As a chaplain assistant, and a member of the unit ministry team (UMT), you must assist the chaplain
with staff and religious responsibilities. One of the tasks you must perform is to prepare the worship site
for religious services. Before beginning specific discussions on preparing a chapel for Jewish services,
let's take a brief look at Judaism.
Judaism is the oldest of the three major western religions, and is the forerunner of both Christianity and
Islam. The history of Judaism is well known, recorded first in the Bible and later in rabbinic literature.
Unlike Christianity, Judaism reflects remarkable agreement among its various groups in terms of
organization, beliefs, and requirements. In many instances, differences are a matter of degree rather
than large disagreement. Nevertheless, differences do exist--even to the extent that there is not a general
agreement as to how divided Judaism really is.
The three largest groups within Judaism are the Conservative, Orthodox, and Reform bodies. These
groups are generally seen as the major Jewish "denominations," and Jewish military chaplains are
divided between them. From this perspective, other groups can be viewed as related to one of these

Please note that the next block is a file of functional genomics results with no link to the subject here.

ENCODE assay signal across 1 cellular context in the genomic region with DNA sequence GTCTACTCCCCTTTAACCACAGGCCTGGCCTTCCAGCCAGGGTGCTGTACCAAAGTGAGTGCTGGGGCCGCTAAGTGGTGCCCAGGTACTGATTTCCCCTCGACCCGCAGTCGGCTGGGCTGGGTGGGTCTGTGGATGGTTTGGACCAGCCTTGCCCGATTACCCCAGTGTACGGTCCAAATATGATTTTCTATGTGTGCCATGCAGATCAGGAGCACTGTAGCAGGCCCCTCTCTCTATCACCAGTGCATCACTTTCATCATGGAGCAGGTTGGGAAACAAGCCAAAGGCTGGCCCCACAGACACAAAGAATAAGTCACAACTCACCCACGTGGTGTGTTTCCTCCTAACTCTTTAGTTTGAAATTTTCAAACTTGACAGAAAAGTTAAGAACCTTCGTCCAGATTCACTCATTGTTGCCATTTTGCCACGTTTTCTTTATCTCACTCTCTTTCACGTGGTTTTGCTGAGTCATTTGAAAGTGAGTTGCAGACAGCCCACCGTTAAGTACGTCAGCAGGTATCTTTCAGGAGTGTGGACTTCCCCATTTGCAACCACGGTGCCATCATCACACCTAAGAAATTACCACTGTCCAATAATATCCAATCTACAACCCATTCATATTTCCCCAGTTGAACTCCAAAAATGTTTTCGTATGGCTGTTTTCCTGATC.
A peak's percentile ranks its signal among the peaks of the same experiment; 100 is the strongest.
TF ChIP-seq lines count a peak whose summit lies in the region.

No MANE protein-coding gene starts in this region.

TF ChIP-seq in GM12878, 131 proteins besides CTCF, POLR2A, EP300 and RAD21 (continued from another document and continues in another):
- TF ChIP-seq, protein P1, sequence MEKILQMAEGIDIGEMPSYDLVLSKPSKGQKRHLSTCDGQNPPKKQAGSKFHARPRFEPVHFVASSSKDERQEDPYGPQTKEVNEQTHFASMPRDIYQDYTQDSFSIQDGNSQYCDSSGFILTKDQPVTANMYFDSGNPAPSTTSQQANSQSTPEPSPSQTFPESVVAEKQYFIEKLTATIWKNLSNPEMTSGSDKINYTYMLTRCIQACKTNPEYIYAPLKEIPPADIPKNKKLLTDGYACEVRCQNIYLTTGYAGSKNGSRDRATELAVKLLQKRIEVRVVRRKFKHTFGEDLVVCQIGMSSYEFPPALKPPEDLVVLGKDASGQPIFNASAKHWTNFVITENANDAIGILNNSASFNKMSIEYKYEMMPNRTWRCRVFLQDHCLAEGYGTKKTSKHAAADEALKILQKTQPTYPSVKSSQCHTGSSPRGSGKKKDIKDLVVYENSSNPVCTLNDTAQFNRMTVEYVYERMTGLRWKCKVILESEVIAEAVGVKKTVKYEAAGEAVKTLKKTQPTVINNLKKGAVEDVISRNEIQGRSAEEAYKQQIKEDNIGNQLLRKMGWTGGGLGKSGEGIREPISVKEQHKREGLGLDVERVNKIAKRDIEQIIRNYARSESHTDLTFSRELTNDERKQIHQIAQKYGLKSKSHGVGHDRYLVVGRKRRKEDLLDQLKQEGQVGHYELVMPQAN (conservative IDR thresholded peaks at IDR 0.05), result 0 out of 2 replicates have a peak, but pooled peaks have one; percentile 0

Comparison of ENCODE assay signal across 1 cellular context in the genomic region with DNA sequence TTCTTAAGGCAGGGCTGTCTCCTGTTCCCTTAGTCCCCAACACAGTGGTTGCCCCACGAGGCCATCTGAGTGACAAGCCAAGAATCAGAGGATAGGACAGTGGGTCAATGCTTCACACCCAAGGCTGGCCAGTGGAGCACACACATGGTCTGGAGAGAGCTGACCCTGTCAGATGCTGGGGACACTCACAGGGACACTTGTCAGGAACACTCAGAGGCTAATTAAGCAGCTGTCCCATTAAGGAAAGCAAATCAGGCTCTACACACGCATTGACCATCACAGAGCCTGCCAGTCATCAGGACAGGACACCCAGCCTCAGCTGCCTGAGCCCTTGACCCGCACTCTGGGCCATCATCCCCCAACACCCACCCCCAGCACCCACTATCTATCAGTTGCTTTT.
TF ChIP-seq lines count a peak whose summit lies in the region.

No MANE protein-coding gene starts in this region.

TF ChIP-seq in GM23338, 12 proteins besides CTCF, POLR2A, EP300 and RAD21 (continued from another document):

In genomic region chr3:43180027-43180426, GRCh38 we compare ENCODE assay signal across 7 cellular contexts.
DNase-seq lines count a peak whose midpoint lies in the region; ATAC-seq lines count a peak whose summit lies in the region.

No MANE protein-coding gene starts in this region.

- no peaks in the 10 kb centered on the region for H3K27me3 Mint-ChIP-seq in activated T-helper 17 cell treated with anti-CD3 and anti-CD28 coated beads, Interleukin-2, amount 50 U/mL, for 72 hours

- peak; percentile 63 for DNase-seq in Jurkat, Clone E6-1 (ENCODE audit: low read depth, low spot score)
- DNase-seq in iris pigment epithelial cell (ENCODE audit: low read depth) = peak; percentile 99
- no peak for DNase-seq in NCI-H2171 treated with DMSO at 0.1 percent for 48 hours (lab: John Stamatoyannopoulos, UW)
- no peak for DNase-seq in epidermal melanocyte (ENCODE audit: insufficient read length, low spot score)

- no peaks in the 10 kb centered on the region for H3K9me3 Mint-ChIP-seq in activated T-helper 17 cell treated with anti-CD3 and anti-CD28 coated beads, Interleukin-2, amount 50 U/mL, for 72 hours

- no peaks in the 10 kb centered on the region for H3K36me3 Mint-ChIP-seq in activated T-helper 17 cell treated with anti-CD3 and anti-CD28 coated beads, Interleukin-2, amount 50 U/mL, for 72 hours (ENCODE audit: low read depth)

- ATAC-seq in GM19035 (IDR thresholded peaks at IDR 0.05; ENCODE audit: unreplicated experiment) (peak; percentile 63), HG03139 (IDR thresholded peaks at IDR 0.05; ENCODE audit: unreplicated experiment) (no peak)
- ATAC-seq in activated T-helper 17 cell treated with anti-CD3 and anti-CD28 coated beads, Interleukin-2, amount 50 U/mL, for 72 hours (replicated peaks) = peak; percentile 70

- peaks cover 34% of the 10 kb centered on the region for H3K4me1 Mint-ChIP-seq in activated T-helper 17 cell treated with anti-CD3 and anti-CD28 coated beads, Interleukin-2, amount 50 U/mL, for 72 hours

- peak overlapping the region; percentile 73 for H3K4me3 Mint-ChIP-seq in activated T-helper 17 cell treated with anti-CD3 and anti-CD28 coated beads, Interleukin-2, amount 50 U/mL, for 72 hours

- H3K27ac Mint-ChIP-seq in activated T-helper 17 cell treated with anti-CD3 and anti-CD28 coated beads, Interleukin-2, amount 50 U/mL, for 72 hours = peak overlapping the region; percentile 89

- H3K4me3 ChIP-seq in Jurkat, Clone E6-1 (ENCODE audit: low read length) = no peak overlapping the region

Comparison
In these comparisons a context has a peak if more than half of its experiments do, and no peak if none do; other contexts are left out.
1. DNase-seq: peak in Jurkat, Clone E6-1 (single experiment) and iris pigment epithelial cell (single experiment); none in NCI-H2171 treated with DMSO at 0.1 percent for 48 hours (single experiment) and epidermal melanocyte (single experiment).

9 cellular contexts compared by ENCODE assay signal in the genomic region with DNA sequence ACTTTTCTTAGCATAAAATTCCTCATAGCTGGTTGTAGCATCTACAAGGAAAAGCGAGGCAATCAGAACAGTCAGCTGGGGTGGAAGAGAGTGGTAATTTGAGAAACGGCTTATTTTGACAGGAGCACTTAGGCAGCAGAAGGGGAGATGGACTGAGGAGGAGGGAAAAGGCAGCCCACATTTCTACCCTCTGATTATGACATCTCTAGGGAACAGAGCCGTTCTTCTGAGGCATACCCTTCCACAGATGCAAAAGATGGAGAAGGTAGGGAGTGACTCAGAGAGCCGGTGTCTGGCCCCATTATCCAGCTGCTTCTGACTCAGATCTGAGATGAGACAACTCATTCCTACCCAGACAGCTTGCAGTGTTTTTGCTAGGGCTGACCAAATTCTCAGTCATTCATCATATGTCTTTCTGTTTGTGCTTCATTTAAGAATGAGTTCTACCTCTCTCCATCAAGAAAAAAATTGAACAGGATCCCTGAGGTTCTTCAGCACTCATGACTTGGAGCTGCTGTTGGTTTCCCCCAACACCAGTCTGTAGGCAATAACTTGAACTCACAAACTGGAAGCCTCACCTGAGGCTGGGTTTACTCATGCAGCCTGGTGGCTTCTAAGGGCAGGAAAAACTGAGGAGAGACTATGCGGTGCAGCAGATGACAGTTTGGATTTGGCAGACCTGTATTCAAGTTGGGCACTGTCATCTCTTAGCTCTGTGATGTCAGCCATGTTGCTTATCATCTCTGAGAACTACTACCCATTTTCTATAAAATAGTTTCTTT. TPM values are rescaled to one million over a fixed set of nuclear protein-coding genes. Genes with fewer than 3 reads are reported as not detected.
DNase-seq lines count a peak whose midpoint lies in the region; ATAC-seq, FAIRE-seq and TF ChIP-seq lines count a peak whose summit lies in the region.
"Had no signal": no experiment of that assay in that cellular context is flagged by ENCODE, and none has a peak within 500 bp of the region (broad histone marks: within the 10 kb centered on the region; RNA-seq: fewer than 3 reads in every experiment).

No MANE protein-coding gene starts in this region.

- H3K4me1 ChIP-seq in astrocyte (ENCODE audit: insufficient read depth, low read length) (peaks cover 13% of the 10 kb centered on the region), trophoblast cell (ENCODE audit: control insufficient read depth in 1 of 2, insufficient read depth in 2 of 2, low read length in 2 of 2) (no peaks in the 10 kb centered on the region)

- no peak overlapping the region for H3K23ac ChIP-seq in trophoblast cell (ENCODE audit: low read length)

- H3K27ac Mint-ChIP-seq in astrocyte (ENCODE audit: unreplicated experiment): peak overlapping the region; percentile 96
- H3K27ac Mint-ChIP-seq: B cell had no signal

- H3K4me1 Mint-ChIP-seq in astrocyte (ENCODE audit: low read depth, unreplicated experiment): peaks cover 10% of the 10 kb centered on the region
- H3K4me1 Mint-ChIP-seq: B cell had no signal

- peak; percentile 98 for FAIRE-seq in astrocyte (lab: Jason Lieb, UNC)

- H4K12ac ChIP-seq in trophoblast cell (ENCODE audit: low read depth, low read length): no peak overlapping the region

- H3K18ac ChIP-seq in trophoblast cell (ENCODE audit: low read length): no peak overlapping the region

three. However, some other groups, such as the Reconstructionist Jews, tend to see themselves as a
separate branch of Judaism. Reconstructionists, therefore, refer to the "four major branches of Judaism,"
rather than three. Within the three largest groups there may also be subdivisions which will arise. There
are differences, for example between Orthodox Jews who follow the Ashkenazic rite (from Jeremiah
51:27) and those who follow the Sephardic rite (from Obadiah 20). Ethnic differences may also exist, in
that Ashkenazic rites were largely followed among Germanic Jews, while Jews of Spanish and
Portuguese descent have largely observed the Sephardic rite.
Black Jews, including the Black Hebrew Israelite Nation, trace their history through more than 2,500
years of Judaism in Africa. Other racial or ethnic variations also exist.
In general, however, Judaism remains relatively constant in terms of basic beliefs and practices, and
most American Jews will be identified with the groups mentioned above.